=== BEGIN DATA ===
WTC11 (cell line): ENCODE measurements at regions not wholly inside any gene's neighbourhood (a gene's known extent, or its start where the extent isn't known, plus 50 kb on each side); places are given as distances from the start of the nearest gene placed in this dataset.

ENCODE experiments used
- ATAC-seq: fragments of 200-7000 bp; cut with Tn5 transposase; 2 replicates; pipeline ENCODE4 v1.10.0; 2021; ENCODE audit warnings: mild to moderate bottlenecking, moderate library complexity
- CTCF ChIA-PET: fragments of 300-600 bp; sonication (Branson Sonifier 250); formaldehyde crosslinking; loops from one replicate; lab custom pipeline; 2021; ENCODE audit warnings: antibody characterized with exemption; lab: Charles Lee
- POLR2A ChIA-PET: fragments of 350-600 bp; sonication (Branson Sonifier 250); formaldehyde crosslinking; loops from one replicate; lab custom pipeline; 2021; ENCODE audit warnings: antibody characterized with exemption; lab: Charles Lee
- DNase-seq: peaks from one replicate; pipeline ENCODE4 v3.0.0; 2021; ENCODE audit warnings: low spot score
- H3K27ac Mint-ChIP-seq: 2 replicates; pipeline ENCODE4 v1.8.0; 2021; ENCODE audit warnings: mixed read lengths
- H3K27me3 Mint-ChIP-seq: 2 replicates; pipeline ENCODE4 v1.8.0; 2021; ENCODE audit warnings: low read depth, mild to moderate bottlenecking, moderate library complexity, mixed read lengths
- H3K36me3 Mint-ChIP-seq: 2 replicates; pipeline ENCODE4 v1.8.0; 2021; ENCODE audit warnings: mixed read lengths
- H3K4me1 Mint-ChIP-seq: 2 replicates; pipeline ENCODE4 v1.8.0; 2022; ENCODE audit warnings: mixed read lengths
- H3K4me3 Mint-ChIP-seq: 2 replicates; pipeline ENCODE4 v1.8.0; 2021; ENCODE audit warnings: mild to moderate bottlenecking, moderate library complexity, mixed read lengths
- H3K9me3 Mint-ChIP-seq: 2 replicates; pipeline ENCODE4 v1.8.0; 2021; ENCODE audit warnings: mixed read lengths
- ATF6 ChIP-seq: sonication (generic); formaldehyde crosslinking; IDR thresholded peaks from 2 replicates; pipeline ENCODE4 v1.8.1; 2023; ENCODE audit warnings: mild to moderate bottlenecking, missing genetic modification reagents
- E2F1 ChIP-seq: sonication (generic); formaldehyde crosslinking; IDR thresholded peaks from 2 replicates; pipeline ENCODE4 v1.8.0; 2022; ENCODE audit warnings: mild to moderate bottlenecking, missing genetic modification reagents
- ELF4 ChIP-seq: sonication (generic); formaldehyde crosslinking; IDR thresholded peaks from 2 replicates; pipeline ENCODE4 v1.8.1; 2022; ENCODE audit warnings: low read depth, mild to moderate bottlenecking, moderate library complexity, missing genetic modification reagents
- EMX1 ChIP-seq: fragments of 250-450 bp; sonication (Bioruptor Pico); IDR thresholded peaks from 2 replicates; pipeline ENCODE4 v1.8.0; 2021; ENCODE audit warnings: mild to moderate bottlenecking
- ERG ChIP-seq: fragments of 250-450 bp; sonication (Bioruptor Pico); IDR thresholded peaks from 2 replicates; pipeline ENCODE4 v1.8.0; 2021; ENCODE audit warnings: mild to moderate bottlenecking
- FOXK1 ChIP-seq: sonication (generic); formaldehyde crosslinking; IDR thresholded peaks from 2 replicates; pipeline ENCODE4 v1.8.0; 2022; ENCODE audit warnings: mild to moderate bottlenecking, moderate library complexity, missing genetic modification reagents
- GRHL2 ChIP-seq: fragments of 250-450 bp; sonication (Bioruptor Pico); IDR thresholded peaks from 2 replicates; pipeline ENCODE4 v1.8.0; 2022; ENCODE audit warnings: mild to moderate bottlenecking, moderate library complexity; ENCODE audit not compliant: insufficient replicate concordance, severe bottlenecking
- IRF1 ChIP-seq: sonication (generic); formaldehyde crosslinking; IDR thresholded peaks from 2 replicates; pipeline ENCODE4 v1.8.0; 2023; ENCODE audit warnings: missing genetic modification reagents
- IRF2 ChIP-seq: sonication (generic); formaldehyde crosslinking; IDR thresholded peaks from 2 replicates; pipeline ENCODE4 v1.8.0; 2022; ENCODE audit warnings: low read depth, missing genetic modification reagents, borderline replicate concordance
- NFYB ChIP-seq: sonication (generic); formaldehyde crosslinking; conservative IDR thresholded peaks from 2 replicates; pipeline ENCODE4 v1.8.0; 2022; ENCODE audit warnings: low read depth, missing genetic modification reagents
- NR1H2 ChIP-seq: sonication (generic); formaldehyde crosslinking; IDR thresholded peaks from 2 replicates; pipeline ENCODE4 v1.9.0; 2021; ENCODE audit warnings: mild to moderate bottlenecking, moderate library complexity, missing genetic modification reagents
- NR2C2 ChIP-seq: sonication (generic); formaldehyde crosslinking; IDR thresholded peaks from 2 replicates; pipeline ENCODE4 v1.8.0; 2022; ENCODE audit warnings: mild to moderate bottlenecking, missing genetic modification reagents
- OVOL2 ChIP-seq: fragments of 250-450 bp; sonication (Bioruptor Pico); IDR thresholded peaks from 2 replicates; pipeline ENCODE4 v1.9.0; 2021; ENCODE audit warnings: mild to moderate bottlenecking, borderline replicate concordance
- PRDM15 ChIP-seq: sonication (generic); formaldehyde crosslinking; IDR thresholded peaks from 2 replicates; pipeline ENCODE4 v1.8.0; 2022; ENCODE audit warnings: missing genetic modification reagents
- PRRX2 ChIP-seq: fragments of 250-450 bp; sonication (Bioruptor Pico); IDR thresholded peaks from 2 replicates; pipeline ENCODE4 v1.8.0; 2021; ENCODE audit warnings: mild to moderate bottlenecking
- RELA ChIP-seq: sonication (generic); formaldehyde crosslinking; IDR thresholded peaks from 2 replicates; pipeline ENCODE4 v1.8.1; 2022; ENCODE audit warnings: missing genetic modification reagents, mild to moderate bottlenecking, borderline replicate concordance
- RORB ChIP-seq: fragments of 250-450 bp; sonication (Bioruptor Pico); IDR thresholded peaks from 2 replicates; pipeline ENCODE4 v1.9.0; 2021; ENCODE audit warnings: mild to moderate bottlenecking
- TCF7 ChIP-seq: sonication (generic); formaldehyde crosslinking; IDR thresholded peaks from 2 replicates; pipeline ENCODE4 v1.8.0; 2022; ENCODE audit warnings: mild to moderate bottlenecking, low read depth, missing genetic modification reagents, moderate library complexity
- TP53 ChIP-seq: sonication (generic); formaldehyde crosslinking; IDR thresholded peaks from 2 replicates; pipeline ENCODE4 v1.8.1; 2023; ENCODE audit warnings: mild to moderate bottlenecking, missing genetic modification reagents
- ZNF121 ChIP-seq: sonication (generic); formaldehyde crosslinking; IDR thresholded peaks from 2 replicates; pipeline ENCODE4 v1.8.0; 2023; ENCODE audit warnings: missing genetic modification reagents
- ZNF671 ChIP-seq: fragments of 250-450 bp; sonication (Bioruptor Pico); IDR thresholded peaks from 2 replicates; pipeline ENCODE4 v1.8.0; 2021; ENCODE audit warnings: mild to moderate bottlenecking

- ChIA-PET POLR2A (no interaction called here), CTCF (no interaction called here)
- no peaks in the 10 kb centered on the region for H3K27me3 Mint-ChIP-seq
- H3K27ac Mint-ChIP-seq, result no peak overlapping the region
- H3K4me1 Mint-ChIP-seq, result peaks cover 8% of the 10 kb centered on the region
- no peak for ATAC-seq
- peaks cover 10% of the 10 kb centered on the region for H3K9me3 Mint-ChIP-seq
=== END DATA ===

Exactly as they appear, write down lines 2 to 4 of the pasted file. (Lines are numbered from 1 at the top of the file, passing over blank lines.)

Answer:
ENCODE experiments used
- ATAC-seq: fragments of 200-7000 bp; cut with Tn5 transposase; 2 replicates; pipeline ENCODE4 v1.10.0; 2021; ENCODE audit warnings: mild to moderate bottlenecking, moderate library complexity
- CTCF ChIA-PET: fragments of 300-600 bp; sonication (Branson Sonifier 250); formaldehyde crosslinking; loops from one replicate; lab custom pipeline; 2021; ENCODE audit warnings: antibody characterized with exemption; lab: Charles Lee